fraud in billing?

JSHAFER

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I am reviewing a bill for a patient from another physician office and have found it to be absolutely against AMA coding guidelines. As well, there was a medical device given to provider as a sample but he charged patient for device. So my question is this....

Who do I report this issue to?

There is no insurance carrier involved as patient is self pay so I cannot advise them to report to insurance for chart audit and payment retraction. If this is the kind of billing he does for a self pay patient then I can only imagine the gouging he is doing to the insurance company. Definitely has my blood boiling!!!!
 

thomas7331

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If the patient is self pay, there isn't much you can do - there's no violation of the false claims act if there was never a claim billed, and for self pay patients there's no particular law that says charges have to be supported by documentation, at least that I'm aware of. If you think the patients are being unjustly overcharged, you could perhaps think about going to a consumer protection agency, but the reality of it is that it would be up to the patients to decide whether or not they received value for their money since they're the ones who actually received the services.
 

ahguzman

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Has the patient attempted to resolve this with the physician's office himself? Is the office private or hospital-owned? Not that I'm advocating for the office but remember fraud requires intent and knowledge. Mistakes happen- especially with EMR and "charge entry" and the provider is merely trying to document a service was provided (the device) and a charge is populated erroneously. Granted the charges (with $ amount) should have been reviewed before submitting to the patient or an insurance company to capture such errors, however this doesn't automatically constitute fraud. I would definitely suggest the patient contact the office if he/she hasn't done so already. A hospital-owned office will have more avenues to persue for reconcilation than a private office.
 

Pam Brooks

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Although it sounds like you are helping out someone who has a question with their bill....remember your code of ethics. Assume positive intent here. You don't know for sure if there's been any "gouging" or improper behavior, and to go into this loaded for bear without first getting all the facts is a misuse of your coding certification. You certainly don't want to come across as an 'expert' only to learn that you have it all wrong. Because this is a self-pay case you really don't have any recourse with any carriers. As far as being against AMA guidelines, I'd caution you that unless there is clear intent to defraud the patient (vs. a mistake), you don't really have anything to go on, other than perhaps sloppy bookkeeping on the part of the physician. Was the device given to the practice, or provided at a cost? Make sure first. Sometimes patients hear what they want to hear, and you don't want to get sucked into any drama without knowing exactly what happened. And make sure you have written permission from the patient to become involved with their bills. Although payment doesn't fall under HIPAA, your AAPC code of ethics requires that we act with integrity, respect, commitment, competence, fairness and responsibility.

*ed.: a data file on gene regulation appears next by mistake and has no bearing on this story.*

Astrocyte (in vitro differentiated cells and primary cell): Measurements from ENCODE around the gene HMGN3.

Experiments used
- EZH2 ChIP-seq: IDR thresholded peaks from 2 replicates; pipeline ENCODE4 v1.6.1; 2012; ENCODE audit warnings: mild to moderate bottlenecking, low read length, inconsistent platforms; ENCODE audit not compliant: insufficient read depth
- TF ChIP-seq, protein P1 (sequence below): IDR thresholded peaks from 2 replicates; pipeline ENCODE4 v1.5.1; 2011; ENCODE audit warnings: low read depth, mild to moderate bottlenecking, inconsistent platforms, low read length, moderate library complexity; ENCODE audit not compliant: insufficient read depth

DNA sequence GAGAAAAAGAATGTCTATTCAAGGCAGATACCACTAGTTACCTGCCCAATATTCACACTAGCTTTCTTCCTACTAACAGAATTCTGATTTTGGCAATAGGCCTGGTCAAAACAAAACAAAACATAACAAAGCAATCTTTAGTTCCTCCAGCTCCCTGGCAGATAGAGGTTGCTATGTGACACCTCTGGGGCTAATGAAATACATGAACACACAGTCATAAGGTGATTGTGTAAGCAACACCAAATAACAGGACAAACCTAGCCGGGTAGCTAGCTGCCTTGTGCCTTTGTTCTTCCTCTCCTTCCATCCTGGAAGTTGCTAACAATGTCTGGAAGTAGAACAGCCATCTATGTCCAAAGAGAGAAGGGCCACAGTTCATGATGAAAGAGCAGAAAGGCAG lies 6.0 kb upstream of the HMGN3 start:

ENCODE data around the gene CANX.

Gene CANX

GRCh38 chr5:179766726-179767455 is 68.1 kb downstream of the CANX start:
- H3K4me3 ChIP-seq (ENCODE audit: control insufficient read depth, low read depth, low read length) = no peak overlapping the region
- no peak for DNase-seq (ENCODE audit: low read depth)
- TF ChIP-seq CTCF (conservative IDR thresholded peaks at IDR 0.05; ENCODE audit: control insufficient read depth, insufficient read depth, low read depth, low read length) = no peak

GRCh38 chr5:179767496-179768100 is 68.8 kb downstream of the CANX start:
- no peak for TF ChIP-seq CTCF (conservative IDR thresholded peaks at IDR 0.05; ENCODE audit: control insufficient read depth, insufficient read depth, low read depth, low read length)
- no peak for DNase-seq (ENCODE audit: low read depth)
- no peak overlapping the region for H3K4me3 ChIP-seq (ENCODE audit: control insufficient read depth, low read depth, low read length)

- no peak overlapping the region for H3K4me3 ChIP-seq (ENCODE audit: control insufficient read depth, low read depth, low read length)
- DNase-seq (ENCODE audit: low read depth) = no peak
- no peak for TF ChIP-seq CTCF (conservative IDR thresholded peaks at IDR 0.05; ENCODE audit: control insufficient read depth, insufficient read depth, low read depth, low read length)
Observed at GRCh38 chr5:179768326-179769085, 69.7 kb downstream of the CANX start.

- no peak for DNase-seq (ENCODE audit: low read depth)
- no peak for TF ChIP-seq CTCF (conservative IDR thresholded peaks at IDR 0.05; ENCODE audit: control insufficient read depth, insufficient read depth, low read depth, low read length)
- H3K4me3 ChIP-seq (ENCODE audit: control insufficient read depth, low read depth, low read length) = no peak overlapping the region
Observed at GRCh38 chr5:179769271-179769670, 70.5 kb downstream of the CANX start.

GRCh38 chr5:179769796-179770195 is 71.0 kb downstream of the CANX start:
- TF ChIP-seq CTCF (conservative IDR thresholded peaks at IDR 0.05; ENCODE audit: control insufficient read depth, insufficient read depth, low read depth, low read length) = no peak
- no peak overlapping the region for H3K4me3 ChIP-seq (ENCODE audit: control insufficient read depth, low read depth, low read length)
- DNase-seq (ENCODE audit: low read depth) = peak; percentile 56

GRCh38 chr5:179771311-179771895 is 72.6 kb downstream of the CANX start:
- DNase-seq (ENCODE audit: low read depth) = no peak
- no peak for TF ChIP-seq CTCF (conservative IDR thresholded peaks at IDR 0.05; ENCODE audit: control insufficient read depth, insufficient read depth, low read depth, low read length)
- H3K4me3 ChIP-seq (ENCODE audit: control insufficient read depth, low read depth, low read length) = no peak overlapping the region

CodingKing

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Fraud is a very bad word unless there is proof of intent to defraud its not fraud.

Is there an AMA guideline about not billing for "samples"? My understanding is that is more of a contractual issue between the physician, patient, and payer. If you don't have insurance I don't believe any of that applies.
 

sab001

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although it sounds like you are helping out someone who has a question with their bill....remember your code of ethics. Assume positive intent here. You don't know for sure if there's been any "gouging" or improper behavior, and to go into this loaded for bear without first getting all the facts is a misuse of your coding certification. You certainly don't want to come across as an 'expert' only to learn that you have it all wrong. Because this is a self-pay case you really don't have any recourse with any carriers. As far as being against ama guidelines, i'd caution you that unless there is clear intent to defraud the patient (vs. A mistake), you don't really have anything to go on, other than perhaps sloppy bookkeeping on the part of the physician. Was the device given to the practice, or provided at a cost? Make sure first. Sometimes patients hear what they want to hear, and you don't want to get sucked into any drama without knowing exactly what happened. And make sure you have written permission from the patient to become involved with their bills. Although payment doesn't fall under hipaa, your aapc code of ethics requires that we act with integrity, respect, commitment, competence, fairness and responsibility.
nicely stated!
 

JSHAFER

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Thank you for input. Rest assured, I take my certification very serious and have not gone any deeper than posing the question here for advice.
 
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